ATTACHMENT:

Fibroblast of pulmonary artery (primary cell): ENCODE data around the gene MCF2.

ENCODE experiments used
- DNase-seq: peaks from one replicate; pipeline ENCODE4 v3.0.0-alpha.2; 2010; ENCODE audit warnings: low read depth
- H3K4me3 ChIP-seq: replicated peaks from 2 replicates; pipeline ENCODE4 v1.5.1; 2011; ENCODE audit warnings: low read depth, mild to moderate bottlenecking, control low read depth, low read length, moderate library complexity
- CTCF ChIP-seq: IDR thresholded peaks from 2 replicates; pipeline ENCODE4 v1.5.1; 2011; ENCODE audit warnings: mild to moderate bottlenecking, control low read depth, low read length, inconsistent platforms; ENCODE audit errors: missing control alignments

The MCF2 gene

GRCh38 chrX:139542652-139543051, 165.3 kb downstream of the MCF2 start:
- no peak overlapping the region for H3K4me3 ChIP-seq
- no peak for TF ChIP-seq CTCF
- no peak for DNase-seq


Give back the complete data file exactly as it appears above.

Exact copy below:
Fibroblast of pulmonary artery (primary cell): ENCODE data around the gene MCF2.

ENCODE experiments used
- DNase-seq: peaks from one replicate; pipeline ENCODE4 v3.0.0-alpha.2; 2010; ENCODE audit warnings: low read depth
- H3K4me3 ChIP-seq: replicated peaks from 2 replicates; pipeline ENCODE4 v1.5.1; 2011; ENCODE audit warnings: low read depth, mild to moderate bottlenecking, control low read depth, low read length, moderate library complexity
- CTCF ChIP-seq: IDR thresholded peaks from 2 replicates; pipeline ENCODE4 v1.5.1; 2011; ENCODE audit warnings: mild to moderate bottlenecking, control low read depth, low read length, inconsistent platforms; ENCODE audit errors: missing control alignments

The MCF2 gene

GRCh38 chrX:139542652-139543051, 165.3 kb downstream of the MCF2 start:
- no peak overlapping the region for H3K4me3 ChIP-seq
- no peak for TF ChIP-seq CTCF
- no peak for DNase-seq